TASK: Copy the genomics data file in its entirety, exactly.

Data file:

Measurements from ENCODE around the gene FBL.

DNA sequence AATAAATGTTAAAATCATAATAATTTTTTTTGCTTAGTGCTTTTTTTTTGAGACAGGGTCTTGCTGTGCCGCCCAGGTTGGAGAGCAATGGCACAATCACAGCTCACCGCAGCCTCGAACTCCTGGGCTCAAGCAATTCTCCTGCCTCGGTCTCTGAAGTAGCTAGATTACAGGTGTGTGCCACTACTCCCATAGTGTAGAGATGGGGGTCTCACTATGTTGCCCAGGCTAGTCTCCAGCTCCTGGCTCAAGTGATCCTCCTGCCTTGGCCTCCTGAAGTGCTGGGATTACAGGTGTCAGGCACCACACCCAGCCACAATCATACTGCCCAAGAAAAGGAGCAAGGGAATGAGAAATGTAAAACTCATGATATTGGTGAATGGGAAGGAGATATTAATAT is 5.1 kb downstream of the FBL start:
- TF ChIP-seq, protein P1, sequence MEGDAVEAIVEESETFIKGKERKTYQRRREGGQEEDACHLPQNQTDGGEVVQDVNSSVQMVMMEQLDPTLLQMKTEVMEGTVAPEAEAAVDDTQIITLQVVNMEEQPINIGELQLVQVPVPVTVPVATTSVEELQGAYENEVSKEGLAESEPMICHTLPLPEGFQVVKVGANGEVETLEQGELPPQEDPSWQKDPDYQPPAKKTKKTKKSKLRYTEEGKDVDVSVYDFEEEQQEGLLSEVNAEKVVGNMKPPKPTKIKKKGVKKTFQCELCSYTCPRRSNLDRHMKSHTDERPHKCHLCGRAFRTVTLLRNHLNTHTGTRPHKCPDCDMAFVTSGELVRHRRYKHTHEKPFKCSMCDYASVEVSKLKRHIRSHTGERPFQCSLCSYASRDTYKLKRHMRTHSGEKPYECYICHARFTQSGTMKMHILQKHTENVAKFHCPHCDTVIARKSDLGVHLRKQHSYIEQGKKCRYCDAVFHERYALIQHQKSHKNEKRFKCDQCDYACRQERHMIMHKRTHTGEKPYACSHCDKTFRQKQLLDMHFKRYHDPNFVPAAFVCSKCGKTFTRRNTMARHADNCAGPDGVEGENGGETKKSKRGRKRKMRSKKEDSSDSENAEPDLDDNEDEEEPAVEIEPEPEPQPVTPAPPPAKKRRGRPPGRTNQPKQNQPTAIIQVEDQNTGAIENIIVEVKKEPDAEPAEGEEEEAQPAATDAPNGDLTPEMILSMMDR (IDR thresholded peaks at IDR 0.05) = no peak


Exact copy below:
Measurements from ENCODE around the gene FBL.

DNA sequence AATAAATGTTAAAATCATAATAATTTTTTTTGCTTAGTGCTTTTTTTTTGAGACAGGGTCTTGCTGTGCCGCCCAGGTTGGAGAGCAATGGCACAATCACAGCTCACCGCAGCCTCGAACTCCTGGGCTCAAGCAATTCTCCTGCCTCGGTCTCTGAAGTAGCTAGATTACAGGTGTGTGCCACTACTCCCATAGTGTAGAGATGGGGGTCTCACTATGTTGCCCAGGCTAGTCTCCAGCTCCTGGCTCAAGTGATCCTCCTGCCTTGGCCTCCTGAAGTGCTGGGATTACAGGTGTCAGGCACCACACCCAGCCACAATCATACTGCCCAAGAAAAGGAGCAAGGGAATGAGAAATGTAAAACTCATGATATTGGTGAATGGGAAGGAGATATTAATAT is 5.1 kb downstream of the FBL start:
- TF ChIP-seq, protein P1, sequence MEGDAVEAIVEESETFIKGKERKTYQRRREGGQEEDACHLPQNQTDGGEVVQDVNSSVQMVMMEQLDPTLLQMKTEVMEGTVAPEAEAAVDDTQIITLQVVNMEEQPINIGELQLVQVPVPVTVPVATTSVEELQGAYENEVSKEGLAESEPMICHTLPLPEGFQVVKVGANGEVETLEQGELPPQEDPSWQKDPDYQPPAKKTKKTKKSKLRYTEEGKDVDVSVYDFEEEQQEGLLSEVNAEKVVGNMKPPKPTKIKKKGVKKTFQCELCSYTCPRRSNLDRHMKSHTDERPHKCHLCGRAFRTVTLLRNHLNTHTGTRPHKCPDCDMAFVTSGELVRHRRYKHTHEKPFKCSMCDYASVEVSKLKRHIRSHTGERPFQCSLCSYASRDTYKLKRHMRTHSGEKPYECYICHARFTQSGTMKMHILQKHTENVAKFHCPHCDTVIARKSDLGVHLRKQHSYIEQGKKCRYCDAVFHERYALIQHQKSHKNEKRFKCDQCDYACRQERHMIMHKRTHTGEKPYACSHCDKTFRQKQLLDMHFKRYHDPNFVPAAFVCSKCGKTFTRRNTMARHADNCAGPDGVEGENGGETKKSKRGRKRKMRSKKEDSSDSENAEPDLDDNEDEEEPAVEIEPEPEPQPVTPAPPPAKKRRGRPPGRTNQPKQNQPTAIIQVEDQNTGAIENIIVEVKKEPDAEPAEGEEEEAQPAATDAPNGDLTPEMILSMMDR (IDR thresholded peaks at IDR 0.05) = no peak